What this all means is that police state tendencies can thrive more easily in Norway than in other countries. Due to the dispersion of judicial knowledge in the Norwegian prosecution system, there are fewer checks and balances and less resistance to silly ideas by police officers who are making up their own laws. In this way, the prosecution in Norway is far more susceptible to pressures from police officers than in any comparable Western system. This structural abnormality is so pronounced that only a non-comparativist can fail to take notice. It should be made relevant in any requests from Norway for international judicial assistance, especially since claims to represent the “judicial authority” in Norway (as for example in European extradition issues) can sometimes come from people who for all practical purposes are the police themselves. In this way, the point made by Julian Assange in his extradition case from the UK to Sweden regarding the nature of the Swedish prosecution and its susceptibility to outside forces could actually be made with greater weight in the case of Norway.

Sadly, the Norwegian government itself is mostly ignorant about just how exceptional its judicial arrangements are in comparative perspective. During a recent parliamentary discussion of the European arrest warrant, the ministry of justice even argued that it is unnecessary to legislate which particular level within the prosecution (i.e. the police lawyers or the state prosecutor) should sign off on a warrant! (Prop. 137 L 2010-11 chapter 11.) One of the few brave voices to speak up against the police’s dominance of the prosecution is state prosecutor Lasse Qvigstad. Of course, also the judiciary itself has a reasonable track record, with an admirable handling of the Anders Behring Breivik case even at the district court level, and a recent supreme court decision relating to free speech vs sedition in the case of the blogger and activist Eivind Berge showing that the judiciary at least sometimes has the ability to resist pressures from the rest of the political establishment.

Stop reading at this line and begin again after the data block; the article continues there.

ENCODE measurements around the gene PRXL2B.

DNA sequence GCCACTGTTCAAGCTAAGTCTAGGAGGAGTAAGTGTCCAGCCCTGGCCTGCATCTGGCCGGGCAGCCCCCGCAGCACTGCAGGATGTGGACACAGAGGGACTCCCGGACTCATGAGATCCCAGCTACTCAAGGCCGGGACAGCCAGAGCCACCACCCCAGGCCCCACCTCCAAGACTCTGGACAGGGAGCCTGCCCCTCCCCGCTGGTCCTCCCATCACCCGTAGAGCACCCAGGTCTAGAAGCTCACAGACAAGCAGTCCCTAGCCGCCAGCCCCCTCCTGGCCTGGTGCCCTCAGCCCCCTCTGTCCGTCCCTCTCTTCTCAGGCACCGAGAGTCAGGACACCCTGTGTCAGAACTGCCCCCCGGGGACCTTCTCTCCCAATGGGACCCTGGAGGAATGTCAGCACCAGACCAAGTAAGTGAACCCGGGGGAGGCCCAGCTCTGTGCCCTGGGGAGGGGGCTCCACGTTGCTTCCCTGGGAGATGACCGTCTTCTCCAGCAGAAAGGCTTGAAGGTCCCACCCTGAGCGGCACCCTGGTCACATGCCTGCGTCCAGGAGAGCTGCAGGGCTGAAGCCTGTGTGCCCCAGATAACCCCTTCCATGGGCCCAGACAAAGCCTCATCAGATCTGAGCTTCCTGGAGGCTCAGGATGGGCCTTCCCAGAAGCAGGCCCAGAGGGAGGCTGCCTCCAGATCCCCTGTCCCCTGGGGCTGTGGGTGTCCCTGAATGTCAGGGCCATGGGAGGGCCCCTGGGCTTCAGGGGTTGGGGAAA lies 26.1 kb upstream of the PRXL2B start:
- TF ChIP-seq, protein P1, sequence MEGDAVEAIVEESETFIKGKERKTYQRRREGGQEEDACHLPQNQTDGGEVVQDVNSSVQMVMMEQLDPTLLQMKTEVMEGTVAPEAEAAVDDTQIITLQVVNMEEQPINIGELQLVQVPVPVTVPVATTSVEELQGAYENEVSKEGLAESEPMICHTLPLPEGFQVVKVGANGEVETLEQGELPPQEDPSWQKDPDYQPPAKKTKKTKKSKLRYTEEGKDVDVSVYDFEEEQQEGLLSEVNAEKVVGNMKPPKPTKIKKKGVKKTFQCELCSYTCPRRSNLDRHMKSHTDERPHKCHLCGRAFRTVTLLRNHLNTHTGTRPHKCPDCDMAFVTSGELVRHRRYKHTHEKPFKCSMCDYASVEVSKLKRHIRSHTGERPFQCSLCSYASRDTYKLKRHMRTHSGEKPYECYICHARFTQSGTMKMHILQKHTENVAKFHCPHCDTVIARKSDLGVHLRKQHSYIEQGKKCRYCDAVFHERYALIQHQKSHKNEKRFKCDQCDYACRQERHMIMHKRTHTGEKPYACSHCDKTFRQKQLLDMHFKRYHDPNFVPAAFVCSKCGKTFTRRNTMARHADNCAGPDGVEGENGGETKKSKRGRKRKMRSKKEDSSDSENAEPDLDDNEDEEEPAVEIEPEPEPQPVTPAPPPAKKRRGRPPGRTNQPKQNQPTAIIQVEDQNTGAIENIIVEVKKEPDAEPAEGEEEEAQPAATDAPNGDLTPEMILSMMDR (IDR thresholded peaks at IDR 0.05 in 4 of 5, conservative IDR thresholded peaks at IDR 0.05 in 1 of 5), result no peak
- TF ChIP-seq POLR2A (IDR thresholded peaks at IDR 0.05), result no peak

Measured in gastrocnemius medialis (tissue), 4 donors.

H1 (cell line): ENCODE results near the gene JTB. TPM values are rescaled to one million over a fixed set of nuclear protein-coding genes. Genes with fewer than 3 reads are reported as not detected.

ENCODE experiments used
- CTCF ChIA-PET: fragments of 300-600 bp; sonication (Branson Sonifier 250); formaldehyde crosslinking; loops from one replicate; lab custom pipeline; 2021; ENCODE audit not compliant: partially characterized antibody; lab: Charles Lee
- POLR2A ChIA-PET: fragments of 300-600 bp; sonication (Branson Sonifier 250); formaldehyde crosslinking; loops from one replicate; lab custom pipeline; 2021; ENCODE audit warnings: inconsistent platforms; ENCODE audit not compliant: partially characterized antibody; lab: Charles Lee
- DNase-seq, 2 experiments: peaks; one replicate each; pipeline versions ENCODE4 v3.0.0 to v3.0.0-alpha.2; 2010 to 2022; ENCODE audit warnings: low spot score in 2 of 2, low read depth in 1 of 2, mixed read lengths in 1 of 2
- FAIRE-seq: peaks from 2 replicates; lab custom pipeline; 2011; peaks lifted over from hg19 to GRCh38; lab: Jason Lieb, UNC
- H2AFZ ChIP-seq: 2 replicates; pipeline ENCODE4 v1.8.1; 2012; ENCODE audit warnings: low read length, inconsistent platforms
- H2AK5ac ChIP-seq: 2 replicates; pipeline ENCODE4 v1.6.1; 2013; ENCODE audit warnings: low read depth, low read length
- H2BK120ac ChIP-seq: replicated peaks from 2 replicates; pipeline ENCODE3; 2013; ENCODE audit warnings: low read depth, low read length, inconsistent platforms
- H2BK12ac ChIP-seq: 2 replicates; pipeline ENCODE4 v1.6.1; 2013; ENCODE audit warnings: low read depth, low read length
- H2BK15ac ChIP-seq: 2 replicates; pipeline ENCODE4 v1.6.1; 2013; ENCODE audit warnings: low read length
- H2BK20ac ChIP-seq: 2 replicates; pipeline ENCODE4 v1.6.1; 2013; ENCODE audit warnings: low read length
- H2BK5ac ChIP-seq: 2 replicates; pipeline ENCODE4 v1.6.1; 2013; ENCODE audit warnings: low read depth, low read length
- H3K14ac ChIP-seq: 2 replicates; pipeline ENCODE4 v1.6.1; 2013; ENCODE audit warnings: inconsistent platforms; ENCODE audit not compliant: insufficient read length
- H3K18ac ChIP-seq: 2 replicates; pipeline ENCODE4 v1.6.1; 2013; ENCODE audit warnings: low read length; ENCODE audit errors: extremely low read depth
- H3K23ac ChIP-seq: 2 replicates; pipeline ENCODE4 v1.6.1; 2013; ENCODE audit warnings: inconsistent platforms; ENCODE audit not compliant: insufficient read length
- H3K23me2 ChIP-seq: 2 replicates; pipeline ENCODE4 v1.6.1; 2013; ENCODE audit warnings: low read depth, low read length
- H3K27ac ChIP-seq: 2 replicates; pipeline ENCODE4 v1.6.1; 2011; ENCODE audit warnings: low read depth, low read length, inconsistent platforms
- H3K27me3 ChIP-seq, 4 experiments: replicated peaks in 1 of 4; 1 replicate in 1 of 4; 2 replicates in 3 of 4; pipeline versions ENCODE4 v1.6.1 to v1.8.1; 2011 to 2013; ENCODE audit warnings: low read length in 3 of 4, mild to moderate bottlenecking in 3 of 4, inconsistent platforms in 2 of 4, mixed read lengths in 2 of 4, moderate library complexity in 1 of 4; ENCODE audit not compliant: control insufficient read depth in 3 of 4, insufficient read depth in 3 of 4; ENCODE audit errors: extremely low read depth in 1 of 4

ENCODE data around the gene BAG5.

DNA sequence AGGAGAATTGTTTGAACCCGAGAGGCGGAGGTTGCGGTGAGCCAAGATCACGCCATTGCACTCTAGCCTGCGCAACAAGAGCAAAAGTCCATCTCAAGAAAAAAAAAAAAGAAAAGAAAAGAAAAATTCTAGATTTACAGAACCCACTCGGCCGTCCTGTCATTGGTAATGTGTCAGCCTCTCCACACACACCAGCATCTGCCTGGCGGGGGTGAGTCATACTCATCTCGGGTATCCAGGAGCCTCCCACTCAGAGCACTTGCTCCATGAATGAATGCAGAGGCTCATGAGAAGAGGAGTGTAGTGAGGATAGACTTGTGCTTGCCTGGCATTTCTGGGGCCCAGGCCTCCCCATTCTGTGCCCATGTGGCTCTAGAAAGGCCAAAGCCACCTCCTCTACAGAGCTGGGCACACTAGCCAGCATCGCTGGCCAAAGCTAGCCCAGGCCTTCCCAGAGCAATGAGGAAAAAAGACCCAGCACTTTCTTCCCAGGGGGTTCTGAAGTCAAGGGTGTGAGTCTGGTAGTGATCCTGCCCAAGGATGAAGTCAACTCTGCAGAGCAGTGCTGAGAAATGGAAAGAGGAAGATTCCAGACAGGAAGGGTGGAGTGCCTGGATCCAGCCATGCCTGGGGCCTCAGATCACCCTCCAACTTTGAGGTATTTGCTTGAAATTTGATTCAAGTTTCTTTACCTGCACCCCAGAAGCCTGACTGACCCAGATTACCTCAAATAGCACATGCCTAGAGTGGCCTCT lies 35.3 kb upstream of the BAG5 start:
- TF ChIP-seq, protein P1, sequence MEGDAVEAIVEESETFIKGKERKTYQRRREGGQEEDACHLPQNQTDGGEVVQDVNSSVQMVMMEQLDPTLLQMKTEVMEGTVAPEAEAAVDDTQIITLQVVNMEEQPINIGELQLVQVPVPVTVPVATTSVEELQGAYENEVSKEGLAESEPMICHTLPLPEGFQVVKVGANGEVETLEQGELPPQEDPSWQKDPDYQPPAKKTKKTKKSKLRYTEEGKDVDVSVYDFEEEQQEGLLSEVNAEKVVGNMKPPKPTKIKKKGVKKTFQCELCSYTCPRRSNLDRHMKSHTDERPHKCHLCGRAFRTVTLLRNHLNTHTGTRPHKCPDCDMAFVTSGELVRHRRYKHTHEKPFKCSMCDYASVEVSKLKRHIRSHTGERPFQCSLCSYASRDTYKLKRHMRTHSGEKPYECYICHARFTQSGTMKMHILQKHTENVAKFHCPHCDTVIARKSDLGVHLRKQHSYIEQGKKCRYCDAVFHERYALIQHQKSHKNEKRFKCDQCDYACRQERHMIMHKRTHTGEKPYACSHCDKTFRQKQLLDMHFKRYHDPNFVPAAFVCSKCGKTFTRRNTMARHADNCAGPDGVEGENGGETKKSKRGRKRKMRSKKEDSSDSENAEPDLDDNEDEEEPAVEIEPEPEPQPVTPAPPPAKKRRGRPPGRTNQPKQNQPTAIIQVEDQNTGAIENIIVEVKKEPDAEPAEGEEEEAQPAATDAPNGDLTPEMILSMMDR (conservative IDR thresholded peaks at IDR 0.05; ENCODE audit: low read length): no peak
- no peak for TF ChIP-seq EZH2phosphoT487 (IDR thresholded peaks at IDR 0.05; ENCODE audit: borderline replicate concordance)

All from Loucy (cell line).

But the basic problem consists of all the extra-judicial business that never reaches the court. Unsurprisingly, that same police-led prosecution that ruined my life because of street photography recently exonerated former police colleagues for an actual crime involving photography: Surveillance-style monitoring of the US embassy in Oslo for a private security company on behalf of the embassy. This involved not only photography (which is legal) but also efforts to identify the individuals on the photographs and their political preferences (which isn’t). As if to underline the point, that same prosecution service also recently exonerated the former police officers for having failed to declare their income from their illegal US embassy job, thereby evading income tax which they should have paid. That is the same police that fought tooth and nail against the introduction of anti-torture articles in the Norwegian penal code a decade ago. They are supported by the same Labour party that is terrified a new Norwegian constitution with a greater emphasis on fundamental rights will give too much protection (“legalism”)  to its citizens.

All of the above are important factors that somehow don’t seem to fit into Freedom House and Human Rights Watch analyses that continue to give Norway unrealistic scores in international comparisons. They need to be included to show that Norway, while in many ways one of the most progressive countries on the planet, is in some ways also a judicial pariah. Meanwhile, for every single act of harassment and torture that I get subjected to by the police where I am,  I’ll keep digging up and publishing dirt about Norway’s prime minister Jens Stoltenberg and his criminal Labour cronies – who bankroll this whole travesty, who are ultimately responsible, and who could have stopped it with a simple phone call if they had one inch of integrity.  More torture means more revelations; that’s how it works. And there is plenty of material to work on regarding them and the rotten and corrupt system they preside over.